Local Couple Noriel and Christine Bermudez Run Their Lomita Coffee Shop with Purpose

Go with the flow.

Since Noriel and Christine Bermudez—known by their nicknames Nor and Tin—opened Corridor Flow in September 2019, the spot has been the hidden gem of the South Bay. Inside one finds a cozy, well-lit lounge with modern decor.

It’s the kind of place that appeals to all parties. For students, it’s a quiet study space. For parents, it’s a refuge where you can kick up your feet and sip a hot latte while your kids scamper around in a carpeted playpen.

As for the name? “If you imagine a hallway, there’s a bunch of doors, right? And we all meet in a common space,” says Nor. “I mean, corridor sounds cooler than hallway.”

In late 2017, Nor and Tin were disappointed. Family-friendly, independent establishments where people could unplug just didn’t exist in Lomita. Not anymore, at least. Nor and Tin used to frequent Awakenings, a Lomita café that hosted church services on Sundays, until it closed in 2010—leaving some big shoes to fill. Seven years later and still no takers, Nor and Tin stepped up to the plate.

Tin wanted something in the vein of Coffee Cartel, the Redondo Beach seaside cafe known for its couches and hipster vibe. But space was hard to come by, and the cafe would need lots of it. The typical building size in Lomita—1,200 square feet—may have been suitable for a trinket shop, but it wasn’t going to cut it for what they had in mind. Neither would the 6,000-square-foot space they saw for lease inside a State Farm office building down the road.

“We started scheming about it,” explains Tin. “What if there were more people who wanted to do this—other vendors or businesses?”

But at the time, this seemed like a tall order. Tin was working full time as a facility engineer at Disneyland, while Nor was working as a nurse in the Kaiser Permanente Los Angeles Medical Center. When Tin’s contract with Disney expired, the two sold their Carson home and applied the seed money toward the café.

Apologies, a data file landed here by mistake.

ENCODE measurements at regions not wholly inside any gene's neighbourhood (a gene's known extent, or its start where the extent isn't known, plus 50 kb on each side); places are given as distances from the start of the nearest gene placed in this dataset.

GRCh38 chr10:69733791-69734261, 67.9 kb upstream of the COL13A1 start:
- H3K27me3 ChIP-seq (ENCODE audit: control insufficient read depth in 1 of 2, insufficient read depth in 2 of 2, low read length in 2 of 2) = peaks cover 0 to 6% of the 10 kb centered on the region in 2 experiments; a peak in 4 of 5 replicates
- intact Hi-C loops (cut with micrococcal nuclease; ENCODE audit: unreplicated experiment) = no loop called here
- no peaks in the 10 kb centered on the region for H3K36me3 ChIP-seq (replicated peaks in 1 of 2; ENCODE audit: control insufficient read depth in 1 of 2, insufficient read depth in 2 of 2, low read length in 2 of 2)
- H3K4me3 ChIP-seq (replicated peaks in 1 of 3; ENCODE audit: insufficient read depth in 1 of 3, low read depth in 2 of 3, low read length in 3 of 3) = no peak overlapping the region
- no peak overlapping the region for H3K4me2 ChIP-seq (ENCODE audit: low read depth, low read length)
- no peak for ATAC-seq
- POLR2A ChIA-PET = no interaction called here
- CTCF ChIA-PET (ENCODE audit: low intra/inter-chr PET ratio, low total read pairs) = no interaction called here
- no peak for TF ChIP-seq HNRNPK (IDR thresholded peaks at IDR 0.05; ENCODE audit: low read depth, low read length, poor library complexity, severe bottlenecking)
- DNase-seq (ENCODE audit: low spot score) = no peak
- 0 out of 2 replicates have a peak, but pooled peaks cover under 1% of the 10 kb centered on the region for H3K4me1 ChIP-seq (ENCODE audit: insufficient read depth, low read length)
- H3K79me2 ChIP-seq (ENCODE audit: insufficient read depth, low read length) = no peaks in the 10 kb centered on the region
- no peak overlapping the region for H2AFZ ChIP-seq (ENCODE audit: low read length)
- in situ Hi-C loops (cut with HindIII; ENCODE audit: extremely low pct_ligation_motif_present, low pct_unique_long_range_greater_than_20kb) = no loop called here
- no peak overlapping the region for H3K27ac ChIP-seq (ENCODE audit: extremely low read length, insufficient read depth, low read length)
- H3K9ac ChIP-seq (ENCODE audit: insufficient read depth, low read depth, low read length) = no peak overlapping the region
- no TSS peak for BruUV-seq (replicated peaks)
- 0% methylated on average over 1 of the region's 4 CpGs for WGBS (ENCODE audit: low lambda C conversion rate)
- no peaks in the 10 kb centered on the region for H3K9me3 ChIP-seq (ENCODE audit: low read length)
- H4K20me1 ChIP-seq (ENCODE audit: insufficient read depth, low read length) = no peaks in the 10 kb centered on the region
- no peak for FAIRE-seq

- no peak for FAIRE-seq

Little did they know, their ticket had been hovering right under their noses. For a year and a half, an abandoned auto shop opposite Lomita Elementary School had been up for lease. Because the place was shuttered, Tin and Nor never really took notice. But when a yoga studio held an event there in the summer of 2018, they finally caught a glimpse of the interior.

“If we didn’t take this spot,” says Nor, “the owner was going to make it into a furniture store. And that would have been one of the biggest regrets of our lives.”

“We are not in the business of coffee. We’re not in the business of transactions. We’re here for people.”

In May 2019, just months before the soft opening, they took a vision trip to Portland —the mecca of foodies. All that preparatory work paid off when they held their grand opening in October 2019. The place experienced such a great turnout that within two months they added six hours to their weekly operating schedule.

Corridor Flow’s fanbase is loyal and growing. It’s the affability of the baristas and the quality of the drinks that keep them coming back. Unlike the superautomatics at Starbucks, Corridor Flow’s grinders have to be dialed in every morning and throughout the day.

Tin and Nor source their beans from quality wholesaler Stereoscope Coffee Company in Buena Park. They gravitate toward medium to light roast, but the baristas are happy to accommodate. Every week a Stereoscope roaster drives up to deliver a fresh batch.

Nor shares, “I told him, ‘I have people that go around your area. They could take it to us.’ And he said to me, ‘No, no, I love to come here.’ That’s specialty coffee.”

When Governor Gavin Newsom issued the safer-at-home order in March, Nor felt torn between two worlds. On the one hand, as a health professional he understood the need to close down all shops. On the other, he saw his vision collapsing.

Corridor Flow was never meant for pickup. It was designed around people sharing a space. Eventually, he’d have to bite the bullet.

“When you have a computer virus in your computer, what’s the first thing you do? You unplug it, right? You reset it,” he says. Online, Corridor Flow continues the work it started, nurturing its relationships with the Lomita community.

They’ve donated coffee to local hospitals, grocery stores, fire departments and police stations. To keep afloat, they sell half-gallons online and are continually expanding their menu offerings.

“We are not in the business of coffee,” says Nor. “We’re not in the business of transactions. We’re here for people.”